I mention in my book...I already told you about some Natives here in this state that chose to open their business in Phoenix because there were things they were concerned about about being on the reservation. So if there are governing principles or if our own institutions are somehow slowing business down or injuring business or if we have a court system that's not fair, no entrepreneur is going to invest their human capital -- their time and expertise and experience -- or their physical capital -- their money, materials they own, tools they own, etc. They just will not operate in Indian Country if they're afraid that their rights that they've worked for will not be protected. So these are governance issues, and culture matters the Harvard Project has shown with study after study after study. A comment that I just made in Bozeman, we had a conference this past weekend of economists in Bozeman and I'm not an economist so I mostly sit there and listen, but...and now I totally forgot where I was going. Oh, the comment I made is, ‘You probably would not open a hog farm in Israel, would you?' I don't pretend to be an expert on Judaism, but I don't think pork is a big seller in Jewish communities. So there are reservations where certain jobs or industries won't be supported. So an intelligent investor is going to research that topic and going to go, ‘I can't open Business X on Reservation Y. It's crazy. It'd be like opening a hog farm in Israel.'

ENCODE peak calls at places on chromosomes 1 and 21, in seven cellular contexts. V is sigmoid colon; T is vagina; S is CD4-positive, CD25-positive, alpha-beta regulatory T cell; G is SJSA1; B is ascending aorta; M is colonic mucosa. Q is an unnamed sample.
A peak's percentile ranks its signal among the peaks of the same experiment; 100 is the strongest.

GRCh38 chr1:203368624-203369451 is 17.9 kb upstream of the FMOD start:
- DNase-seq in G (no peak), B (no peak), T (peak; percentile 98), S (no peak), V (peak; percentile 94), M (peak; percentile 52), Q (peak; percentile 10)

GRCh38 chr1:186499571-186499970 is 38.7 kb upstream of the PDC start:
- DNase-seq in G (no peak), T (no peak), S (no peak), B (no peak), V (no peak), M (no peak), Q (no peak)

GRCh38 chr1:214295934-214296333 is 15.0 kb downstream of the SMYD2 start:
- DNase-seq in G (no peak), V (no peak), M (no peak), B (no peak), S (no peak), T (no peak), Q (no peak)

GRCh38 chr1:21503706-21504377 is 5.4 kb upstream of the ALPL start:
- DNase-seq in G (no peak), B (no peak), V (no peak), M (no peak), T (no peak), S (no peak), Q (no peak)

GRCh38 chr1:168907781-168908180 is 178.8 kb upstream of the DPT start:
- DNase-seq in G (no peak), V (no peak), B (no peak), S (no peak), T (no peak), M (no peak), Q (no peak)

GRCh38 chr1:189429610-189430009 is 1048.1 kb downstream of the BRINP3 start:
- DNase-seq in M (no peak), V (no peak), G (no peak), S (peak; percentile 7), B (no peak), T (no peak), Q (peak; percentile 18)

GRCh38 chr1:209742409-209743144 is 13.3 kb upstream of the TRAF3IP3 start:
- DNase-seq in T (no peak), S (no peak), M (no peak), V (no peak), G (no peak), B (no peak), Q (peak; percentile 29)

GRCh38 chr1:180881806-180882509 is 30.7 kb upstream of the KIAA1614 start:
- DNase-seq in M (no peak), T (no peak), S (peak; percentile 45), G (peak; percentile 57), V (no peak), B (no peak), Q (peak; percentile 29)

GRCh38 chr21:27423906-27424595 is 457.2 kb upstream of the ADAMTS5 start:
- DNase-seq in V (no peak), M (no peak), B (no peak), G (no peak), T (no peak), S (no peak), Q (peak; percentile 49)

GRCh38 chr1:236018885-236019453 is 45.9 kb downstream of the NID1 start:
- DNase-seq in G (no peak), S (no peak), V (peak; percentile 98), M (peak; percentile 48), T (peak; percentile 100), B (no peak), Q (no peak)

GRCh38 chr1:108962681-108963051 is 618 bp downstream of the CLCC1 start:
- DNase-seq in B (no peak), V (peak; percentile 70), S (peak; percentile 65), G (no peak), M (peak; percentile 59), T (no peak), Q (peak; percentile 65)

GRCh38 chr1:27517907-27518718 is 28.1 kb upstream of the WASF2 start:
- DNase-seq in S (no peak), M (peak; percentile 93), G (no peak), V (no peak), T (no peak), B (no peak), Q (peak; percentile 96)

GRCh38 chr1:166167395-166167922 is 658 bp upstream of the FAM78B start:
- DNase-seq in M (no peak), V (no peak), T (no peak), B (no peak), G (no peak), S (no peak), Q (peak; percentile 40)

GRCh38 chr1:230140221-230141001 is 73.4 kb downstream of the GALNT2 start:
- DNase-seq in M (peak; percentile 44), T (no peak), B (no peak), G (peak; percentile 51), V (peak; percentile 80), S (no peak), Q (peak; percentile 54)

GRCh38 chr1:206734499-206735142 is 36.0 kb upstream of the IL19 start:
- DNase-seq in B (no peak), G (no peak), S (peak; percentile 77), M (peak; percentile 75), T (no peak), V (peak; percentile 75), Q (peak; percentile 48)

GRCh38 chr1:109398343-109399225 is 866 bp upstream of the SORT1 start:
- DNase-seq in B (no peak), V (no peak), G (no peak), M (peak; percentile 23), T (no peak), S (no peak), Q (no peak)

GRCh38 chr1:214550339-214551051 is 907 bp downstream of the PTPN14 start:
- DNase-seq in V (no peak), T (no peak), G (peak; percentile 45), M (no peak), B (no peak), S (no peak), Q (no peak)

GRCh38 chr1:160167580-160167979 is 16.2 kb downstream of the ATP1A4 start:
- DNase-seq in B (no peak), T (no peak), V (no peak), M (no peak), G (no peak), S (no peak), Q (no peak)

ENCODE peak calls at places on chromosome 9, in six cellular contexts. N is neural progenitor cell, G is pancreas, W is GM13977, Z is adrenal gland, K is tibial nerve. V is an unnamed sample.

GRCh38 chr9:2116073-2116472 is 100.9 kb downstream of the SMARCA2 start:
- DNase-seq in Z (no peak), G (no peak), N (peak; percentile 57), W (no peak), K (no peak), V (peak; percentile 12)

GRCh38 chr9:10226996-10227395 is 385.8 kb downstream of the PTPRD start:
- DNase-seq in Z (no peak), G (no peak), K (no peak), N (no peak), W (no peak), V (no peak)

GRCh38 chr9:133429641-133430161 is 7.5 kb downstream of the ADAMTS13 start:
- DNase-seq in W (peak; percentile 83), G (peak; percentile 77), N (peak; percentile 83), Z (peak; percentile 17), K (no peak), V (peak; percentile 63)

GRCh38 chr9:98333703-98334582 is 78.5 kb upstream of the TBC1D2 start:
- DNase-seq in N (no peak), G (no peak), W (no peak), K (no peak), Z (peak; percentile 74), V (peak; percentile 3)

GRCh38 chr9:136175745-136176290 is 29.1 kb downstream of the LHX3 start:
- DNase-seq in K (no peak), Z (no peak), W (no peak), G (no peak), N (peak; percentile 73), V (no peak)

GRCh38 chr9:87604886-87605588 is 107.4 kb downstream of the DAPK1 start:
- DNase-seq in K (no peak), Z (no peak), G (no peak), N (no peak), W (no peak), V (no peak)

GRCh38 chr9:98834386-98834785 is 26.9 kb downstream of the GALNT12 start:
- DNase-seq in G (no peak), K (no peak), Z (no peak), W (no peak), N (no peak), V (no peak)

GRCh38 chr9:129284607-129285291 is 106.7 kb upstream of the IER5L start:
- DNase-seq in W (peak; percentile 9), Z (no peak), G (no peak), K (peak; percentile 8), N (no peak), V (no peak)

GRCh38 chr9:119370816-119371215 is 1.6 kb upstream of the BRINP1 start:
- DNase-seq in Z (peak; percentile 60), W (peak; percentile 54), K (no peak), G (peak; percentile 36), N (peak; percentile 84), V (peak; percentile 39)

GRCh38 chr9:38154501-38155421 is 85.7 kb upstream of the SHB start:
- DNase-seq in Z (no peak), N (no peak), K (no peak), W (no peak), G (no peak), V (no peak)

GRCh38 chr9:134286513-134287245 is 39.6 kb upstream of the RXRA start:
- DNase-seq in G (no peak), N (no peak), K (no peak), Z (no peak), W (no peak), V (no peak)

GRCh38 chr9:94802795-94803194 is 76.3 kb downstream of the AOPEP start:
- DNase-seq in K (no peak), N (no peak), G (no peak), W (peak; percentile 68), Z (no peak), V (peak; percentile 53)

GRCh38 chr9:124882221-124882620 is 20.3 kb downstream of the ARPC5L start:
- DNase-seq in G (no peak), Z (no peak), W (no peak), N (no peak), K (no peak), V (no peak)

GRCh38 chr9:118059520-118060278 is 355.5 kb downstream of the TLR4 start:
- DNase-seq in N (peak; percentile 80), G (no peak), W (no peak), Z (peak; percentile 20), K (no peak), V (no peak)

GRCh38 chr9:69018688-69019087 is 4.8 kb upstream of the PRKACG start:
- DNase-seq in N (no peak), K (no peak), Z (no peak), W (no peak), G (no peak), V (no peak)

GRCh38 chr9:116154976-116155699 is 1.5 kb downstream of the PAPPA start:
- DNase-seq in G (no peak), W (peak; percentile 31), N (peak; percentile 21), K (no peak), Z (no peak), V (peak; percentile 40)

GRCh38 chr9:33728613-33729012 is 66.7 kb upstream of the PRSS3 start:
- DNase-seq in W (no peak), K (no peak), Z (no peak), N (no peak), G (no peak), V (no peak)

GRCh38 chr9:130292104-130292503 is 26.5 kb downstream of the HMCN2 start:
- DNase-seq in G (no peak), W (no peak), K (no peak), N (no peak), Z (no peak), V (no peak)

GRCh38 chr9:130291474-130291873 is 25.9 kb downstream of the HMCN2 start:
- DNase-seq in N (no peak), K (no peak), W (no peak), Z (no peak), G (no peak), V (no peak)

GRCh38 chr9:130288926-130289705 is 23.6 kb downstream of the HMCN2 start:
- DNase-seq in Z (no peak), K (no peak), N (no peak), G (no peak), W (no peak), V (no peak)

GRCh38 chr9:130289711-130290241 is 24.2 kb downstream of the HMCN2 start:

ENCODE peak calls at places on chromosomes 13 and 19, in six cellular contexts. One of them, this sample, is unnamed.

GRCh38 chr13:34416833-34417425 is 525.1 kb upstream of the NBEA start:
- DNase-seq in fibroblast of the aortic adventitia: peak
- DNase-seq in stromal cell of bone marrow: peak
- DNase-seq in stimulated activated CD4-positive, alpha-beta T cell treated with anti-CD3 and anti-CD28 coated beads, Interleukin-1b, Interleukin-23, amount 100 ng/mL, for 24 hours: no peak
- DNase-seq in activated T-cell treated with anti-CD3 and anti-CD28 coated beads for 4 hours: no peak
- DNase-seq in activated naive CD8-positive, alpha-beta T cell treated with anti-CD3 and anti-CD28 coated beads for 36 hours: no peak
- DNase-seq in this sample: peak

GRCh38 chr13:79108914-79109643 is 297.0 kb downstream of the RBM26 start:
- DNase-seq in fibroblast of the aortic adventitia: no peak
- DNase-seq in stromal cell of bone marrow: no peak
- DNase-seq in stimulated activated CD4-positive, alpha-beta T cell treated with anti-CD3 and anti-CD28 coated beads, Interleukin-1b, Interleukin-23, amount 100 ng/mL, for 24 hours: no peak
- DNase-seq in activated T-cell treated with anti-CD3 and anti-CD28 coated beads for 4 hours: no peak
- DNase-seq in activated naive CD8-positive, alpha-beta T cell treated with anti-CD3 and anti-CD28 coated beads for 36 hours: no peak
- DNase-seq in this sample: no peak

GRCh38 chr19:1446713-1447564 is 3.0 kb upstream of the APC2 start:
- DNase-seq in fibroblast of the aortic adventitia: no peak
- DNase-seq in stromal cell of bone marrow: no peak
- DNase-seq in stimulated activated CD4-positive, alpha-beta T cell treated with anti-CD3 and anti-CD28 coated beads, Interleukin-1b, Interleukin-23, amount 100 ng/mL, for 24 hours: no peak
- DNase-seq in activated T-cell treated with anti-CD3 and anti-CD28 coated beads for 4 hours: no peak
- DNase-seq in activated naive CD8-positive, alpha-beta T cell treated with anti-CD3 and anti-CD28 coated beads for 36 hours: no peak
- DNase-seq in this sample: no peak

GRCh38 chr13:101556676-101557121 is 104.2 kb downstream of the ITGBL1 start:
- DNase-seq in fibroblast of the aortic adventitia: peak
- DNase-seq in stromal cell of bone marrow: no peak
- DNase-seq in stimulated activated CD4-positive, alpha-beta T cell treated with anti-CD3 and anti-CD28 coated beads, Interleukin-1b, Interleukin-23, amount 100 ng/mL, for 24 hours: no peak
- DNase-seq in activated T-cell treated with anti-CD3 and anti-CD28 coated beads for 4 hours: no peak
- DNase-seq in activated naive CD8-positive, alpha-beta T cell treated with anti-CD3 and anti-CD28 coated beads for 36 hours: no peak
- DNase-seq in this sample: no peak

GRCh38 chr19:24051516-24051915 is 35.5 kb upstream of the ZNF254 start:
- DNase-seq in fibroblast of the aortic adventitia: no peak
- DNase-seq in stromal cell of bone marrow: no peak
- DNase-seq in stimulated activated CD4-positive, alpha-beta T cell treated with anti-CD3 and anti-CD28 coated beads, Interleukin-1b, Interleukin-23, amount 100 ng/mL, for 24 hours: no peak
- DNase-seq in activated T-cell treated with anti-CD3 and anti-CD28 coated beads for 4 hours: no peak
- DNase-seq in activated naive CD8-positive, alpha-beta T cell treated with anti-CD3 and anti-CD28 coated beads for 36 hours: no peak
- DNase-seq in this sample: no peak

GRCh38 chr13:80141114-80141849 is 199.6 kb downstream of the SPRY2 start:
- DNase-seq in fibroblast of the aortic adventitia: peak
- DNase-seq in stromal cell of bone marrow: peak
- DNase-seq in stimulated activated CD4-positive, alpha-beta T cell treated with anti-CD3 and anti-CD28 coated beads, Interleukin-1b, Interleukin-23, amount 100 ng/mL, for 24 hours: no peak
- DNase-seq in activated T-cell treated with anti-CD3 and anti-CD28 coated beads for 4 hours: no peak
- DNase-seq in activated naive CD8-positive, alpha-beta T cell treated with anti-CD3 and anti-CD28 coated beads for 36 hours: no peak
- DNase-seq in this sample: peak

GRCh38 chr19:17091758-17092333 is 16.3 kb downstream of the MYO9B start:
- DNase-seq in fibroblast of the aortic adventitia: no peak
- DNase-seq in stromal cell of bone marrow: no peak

So let's see what's next and let's...this is what I've been talking about. Here again, I'm borrowing from Harvard and if I get the facts wrong, tell me, Steve. But I think their studies have proven that a tribe that separates the operation of a tribal business, if they separate it from political decisions and from the tribal council, if they get an experienced board of directors that knows business and operates that business, there's a 400 percent greater chance that that business can be profitable. Tribal governments can't afford to run businesses that aren't profitable. That's not sustainable and I'm talking about sustainability.

Also, the Harvard Project shows that a tribe that has a court system and a dispute resolution system that is deemed to be fair, that is not tainted by political influence, will have a five percent better employment rate on the reservation than another tribe without that. Steve gave that comment -- you won't remember this, but I do -- in 1994, at a conference in Utah, you made that statement and I came up to him afterwards and I go, ‘How can you prove that?' He slapped me around a little bit. So I've been nice to him ever since. We know what the obstacles are. I talk about them in the book. Maybe we can talk about them a bit, but I want to close with some of these points.